Moto Guzzi’s latest cruiser is a blast
I have always liked Moto Guzzi’s Californias – laid-back machines with big saddles, upright riding positions and surprisingly (for the class) good handling. But the perennial California range was showing its age and the lack of development funding. The bikes were pretty much all the same, with different bits removed or bolted on to make a naked bike, a tourer or whatever.
The Bellagio is something new. Named after a pretty tourist town just across the lake from Moto Guzzi’s home in Mandello, it wears only the latest in a long series of odd cognomens.
I mean, there is not much mystery about such names as Le Mans or Monza with their racing connotations and California makes a lot of sense when you’re trying to sell a bike into the West Coast.
Bellagio seems to be a deliberately obscurantist choice, beaten only by Lario, one of the names of the lake that separates Mandello and Bellagio. The Lario was a mid-sized high-performance bike, an especially odd choice for an aquatic appellation.
Never mind. At least Bellagio sounds absolutely right: laid-back with that “bella” beginning and yet a little aggressive. The flat black bike is as much a classic cruiser as any Harley-Davidson and Moto Guzzi began its cruiser production at the beginning of the ’70s, just when H-D did.
The Bellagio’s looks are not for everybody, I know, but I think the bike is visually well conceived – and of course these days Moto Guzzis are also well put together. Thanks go to Aprilia for improvements made after it took over. The look is basic black with chrome and polished aluminium and to my eyes it works.
The ergonomics are outstanding, with a relaxed but in-control riding position and a comfortable seat for the rider, anyway. The unfortunate pillion makes do with one of those diabolical seat “tails” that slopes away to the back. Rear footpegs are high, too, and there’s nothing except the rider to hang onto. If you have a regular pillion, he or she had better be a dwarf or a contortionist or you’ll be looking for an aftermarket seat.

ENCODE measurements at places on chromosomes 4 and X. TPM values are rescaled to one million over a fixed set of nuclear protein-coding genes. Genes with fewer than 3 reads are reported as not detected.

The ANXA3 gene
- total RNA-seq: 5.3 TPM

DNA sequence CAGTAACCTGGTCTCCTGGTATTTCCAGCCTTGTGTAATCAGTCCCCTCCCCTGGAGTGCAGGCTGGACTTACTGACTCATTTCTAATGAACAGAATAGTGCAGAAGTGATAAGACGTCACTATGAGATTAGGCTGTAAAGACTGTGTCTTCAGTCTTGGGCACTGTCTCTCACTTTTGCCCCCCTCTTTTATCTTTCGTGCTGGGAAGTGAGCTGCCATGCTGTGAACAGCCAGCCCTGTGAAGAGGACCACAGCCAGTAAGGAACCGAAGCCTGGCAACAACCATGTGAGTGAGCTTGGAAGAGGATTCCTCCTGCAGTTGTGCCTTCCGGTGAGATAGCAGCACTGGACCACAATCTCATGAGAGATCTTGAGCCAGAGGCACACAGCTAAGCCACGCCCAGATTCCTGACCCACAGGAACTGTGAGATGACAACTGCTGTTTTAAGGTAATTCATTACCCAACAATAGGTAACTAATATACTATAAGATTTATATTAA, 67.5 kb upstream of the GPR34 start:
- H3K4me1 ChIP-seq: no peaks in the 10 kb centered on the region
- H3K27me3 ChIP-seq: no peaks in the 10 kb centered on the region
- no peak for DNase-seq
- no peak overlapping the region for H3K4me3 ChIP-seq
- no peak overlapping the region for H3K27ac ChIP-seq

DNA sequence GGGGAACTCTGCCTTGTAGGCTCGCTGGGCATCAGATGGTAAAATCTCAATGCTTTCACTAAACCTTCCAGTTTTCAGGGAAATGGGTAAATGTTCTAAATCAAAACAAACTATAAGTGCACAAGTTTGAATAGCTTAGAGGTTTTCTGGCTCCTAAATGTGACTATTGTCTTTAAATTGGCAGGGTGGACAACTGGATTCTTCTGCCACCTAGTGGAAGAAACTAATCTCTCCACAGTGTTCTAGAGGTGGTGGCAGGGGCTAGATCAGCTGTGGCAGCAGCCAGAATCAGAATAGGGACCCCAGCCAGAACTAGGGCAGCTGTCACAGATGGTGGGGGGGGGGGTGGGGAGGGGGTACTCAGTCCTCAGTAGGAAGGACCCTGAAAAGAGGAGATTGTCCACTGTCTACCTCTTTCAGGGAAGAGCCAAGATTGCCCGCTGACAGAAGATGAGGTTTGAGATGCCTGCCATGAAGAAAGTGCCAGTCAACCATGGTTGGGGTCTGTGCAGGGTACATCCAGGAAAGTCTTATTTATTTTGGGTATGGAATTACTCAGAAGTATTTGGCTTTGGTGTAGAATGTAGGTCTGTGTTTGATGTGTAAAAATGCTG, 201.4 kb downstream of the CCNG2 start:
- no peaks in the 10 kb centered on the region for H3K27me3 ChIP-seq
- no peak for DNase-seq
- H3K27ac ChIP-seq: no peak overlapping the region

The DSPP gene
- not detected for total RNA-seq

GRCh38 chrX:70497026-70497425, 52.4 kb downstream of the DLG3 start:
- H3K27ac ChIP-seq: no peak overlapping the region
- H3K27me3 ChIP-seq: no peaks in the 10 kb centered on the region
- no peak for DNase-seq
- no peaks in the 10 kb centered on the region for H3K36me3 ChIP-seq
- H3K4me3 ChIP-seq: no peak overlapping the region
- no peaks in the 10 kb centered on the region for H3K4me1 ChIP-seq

It’s a shame, really, because the seat does look good.
There was a time when it was really hard to justify the price of any Moto Guzzi in Australia. With significant improvements in the design, equipment levels and especially the build quality, this has become less of a problem but the Bellagio is still quite expensive at $17,990. Whether you’ll be happy to pony up or not will depend on whether Moto Guzzis ring your bell; you should sample a Bellagio to find out.
Model: Moto Guzzi Bellagio
Price: $17,990 (plus on-road charges)
Warranty: Two years, unlimited distance
Engine: Air-cooled, 90 degree V-twin, four-stroke, fuel injection and digital ignition
Bore x stroke: 95mm x 66mm
Transmission: Six-speed, twin-plate dry clutch, final drive by shaft
Suspension: Front, 45mm hydraulic telescopic fork, fully adjustable, travel 140mm. Rear, single link-type shock, preload and rebound damping adjustable, 120mm travel.
Dimensions: Seat height 780mm, weight 224kg (dry), fuel capacity 19 litres, wheelbase 1570mm
Tyres: Front, 120/70 ZR18. Rear, 180/55 ZR17
Frame: High tensile steel tubular twin cradle
Brakes: Front, twin 320mm floating discs with two-piston calipers. Rear, 282mm single disc with single-piston floating caliper.
Colour/s: Flat Black
Verdict: Better Cali